French porcelain isn’t so fragile… : No. 32, august 2013
Although not unaffected by the crisis, the market for French porcelain remains and is constantly renewing itself, just like its specifically French expertise…
Until the 18th century, mastery of the arts of fire allowed France to produce glass and faïence pottery. However, the country lacked kaolin, a material needed for the production of porcelain which gives it its white colour, translucence and hardness.
The first French kaolin quarries were discovered in 1768 by two researchers from the Manufacture de Sèvres pottery workshop, which had been created a few years earlier under the influence of Madame de Pompadour, the favourite of King Louis XV. From then on, the Manufacture de Sèvres experienced phenomenal success and the porcelain industry developed in France.
The 19th century was the golden age of French porcelain, which was in demand all across Europe. This period saw the advent of major producers who continue today to perpetuate ancestral know-how.
In 2010, the Manufacture de Sèvres became the Cité de la céramique, in partnership with the Musée national de la porcelaine. Although this economic period is tense, the Cité, which is now the only remaining porcelain production tool in Europe which remains in public ownership, reported a turnover in 2012 of €2.2 million, an increase of 18% on previous years. This performance can be explained largely by sales abroad, which represent 11% of its activity. Its production is exported to countries including Japan, the United States and Russia, where reproductions of 18th and 19th century models are very popular, such as the service of Marie-Antoinette, with the famous “breast cup” or the Duplessis service with its bird motif. The success of the Cité de la céramique is also the result of a process of creativity and artistic renewal, with pieces which are less and less utilitarian, as porcelain objects often were traditionally, and increasing numbers of works of art, including the vase of Pierre Soulage, which was produced in a limited and numbered edition, and the Métro vase by the Japanese Naoto Fukasawa, which has seen real enthusiasm since its creation in 2010.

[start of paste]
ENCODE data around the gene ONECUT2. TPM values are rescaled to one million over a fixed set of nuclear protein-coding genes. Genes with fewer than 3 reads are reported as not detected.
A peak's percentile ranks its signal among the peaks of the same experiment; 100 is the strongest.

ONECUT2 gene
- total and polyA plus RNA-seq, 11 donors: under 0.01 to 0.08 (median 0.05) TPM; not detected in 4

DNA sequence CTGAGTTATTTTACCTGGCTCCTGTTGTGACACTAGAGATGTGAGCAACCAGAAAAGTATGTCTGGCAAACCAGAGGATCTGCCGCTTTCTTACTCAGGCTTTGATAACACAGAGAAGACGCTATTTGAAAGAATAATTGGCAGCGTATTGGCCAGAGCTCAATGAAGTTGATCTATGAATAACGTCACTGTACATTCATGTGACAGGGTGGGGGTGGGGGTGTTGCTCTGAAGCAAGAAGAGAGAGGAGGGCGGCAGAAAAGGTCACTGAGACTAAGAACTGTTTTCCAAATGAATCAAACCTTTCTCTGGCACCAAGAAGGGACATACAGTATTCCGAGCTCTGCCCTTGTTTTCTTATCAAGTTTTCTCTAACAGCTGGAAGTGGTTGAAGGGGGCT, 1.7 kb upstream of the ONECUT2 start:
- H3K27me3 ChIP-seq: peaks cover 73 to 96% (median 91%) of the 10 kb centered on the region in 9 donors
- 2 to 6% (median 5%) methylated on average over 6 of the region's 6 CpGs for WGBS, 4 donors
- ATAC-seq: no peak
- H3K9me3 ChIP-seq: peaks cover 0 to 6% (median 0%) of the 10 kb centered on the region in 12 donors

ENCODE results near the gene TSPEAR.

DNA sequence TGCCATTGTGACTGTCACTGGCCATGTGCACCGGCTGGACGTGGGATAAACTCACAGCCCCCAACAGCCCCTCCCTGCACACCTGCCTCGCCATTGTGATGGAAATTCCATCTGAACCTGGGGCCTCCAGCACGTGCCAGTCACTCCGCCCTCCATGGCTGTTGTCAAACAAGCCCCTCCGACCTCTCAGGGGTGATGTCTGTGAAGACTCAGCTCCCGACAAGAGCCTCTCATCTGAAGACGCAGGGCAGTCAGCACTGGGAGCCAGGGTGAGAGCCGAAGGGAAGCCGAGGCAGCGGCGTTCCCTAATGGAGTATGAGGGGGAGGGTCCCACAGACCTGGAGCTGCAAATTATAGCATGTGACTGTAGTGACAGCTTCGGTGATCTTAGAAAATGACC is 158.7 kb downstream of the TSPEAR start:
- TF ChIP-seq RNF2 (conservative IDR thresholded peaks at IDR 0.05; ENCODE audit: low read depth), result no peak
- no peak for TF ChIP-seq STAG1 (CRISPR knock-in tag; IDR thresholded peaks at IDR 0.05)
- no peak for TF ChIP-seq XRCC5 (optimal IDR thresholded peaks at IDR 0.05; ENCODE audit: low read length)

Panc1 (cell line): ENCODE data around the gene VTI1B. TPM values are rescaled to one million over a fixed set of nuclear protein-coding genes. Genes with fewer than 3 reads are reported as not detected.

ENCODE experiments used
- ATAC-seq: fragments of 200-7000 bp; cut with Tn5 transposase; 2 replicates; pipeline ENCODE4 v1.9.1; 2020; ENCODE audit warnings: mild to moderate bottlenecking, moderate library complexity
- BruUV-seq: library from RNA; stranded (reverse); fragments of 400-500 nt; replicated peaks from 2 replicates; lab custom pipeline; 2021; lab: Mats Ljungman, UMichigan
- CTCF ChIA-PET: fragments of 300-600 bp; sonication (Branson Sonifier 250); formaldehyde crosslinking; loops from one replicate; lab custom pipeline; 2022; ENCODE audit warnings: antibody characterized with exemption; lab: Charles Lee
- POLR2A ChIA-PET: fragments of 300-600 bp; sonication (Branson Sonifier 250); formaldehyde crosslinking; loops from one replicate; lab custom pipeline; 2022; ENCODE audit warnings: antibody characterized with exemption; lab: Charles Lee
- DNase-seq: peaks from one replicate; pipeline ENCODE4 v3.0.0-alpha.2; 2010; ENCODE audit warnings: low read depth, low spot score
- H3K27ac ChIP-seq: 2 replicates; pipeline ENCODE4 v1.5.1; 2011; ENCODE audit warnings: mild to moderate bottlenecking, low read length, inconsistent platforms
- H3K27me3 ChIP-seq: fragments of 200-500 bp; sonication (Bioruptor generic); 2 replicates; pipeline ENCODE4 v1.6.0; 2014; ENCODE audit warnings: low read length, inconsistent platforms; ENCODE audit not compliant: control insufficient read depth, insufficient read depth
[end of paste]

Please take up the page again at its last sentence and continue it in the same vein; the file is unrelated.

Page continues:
Other great producers perpetuate French porcelain know-how, including Haviland, Raynaud, Bernardaud and Pillivuyt.
The Pillivuyt workshops employ more than 200 people and reported turnover of €15 million in 2012. The company is present in more than 50 foreign countries, representing half of turnover. Pillivuyt is very popular in the United States and created a Minneapolis subsidiary in 2003.
Since its opening in 1919, three generations of the Raynaud family have run the company that bears their name. From the outset, the owners were interested in exporting, firstly to Russian customers who particularly liked the Tzarine moka cups, which were hand-painted and reproduced perfectly the ceilings of the palaces of Saint Petersburg. In the 1950s, Raynaud turned towards the United States, adapting his pieces to the American market without hesitation: plates grew from 25cm to 27cm, and the handles of the cups were adapted to American habits, in the “mug” form held with several fingers. For the last three years, Raynaud has also been present in China, and produces numerous made-to-measure pieces for international customers.
Haviland was established in 1842 and is also a key name in French porcelain. As with the other major names, the pieces are produced entirely by hand on French soil. With turnover of close to €9 billion in 2012, Haviland is present worldwide through a network of 500 distributors from the Middle East to the United States as well as North Africa, Asia and Russia. Haviland doesn’t hesitate to adapt its collections to demand. In France, a Comédie française collection has been created, paying homage to the great French theatre established in 1680. In Middle Eastern countries, products with more incrustations and precious materials are offered.
Bernardaud, another great French porcelain maker, celebrates 150 years of production this year. Internationally renowned artists including Jeff Koons, Sophie Calle, David Lynch, Prune Nourry and JR have designed collections of plates for the occasion. The result is surprising, original and thoroughly contemporary. Porcelain has a bright future ahead!